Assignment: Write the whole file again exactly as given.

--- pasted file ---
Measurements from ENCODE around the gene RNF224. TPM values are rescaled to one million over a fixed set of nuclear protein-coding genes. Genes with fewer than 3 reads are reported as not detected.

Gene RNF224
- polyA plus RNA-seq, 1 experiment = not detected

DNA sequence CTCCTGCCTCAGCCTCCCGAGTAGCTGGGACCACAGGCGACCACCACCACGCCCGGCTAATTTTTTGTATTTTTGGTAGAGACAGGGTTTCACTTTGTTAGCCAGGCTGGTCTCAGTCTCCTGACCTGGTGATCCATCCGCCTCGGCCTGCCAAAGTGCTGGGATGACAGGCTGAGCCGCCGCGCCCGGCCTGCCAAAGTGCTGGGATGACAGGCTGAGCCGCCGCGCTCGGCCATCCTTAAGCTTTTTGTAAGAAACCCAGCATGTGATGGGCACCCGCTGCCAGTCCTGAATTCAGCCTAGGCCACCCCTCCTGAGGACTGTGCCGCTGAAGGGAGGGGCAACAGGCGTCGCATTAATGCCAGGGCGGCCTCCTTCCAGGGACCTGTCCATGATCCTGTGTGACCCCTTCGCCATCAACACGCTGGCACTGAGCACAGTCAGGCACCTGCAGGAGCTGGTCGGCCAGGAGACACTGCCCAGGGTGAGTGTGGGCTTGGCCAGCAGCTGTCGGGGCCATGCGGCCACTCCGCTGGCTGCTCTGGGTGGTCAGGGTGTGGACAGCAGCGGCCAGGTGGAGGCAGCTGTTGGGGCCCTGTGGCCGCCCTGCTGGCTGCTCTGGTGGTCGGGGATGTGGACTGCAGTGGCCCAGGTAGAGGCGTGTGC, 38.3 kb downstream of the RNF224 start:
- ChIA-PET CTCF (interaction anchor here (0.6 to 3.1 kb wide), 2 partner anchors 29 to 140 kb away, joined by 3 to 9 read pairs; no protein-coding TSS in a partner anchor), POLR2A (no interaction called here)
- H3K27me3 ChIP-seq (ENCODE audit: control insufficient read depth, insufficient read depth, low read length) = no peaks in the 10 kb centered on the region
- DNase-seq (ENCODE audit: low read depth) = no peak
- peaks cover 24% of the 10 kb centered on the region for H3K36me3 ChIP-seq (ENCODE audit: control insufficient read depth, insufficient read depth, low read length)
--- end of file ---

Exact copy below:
Measurements from ENCODE around the gene RNF224. TPM values are rescaled to one million over a fixed set of nuclear protein-coding genes. Genes with fewer than 3 reads are reported as not detected.

Gene RNF224
- polyA plus RNA-seq, 1 experiment = not detected

DNA sequence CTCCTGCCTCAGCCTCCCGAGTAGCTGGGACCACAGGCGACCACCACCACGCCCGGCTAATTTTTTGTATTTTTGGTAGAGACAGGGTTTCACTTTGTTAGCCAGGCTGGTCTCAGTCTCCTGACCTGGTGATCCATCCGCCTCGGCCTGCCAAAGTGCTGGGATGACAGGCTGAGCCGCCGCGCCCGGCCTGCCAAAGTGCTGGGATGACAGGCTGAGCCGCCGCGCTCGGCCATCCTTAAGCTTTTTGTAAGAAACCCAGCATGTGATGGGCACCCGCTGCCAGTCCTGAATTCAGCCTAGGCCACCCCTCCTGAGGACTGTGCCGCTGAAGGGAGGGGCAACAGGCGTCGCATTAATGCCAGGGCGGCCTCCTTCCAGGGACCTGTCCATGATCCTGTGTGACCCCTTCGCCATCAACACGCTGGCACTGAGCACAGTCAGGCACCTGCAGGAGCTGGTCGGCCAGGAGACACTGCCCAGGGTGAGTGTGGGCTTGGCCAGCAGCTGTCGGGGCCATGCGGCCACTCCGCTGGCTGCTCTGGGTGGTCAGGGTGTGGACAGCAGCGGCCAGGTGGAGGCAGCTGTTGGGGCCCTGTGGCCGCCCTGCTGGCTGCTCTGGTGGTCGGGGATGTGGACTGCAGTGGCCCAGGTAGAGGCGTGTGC, 38.3 kb downstream of the RNF224 start:
- ChIA-PET CTCF (interaction anchor here (0.6 to 3.1 kb wide), 2 partner anchors 29 to 140 kb away, joined by 3 to 9 read pairs; no protein-coding TSS in a partner anchor), POLR2A (no interaction called here)
- H3K27me3 ChIP-seq (ENCODE audit: control insufficient read depth, insufficient read depth, low read length) = no peaks in the 10 kb centered on the region
- DNase-seq (ENCODE audit: low read depth) = no peak
- peaks cover 24% of the 10 kb centered on the region for H3K36me3 ChIP-seq (ENCODE audit: control insufficient read depth, insufficient read depth, low read length)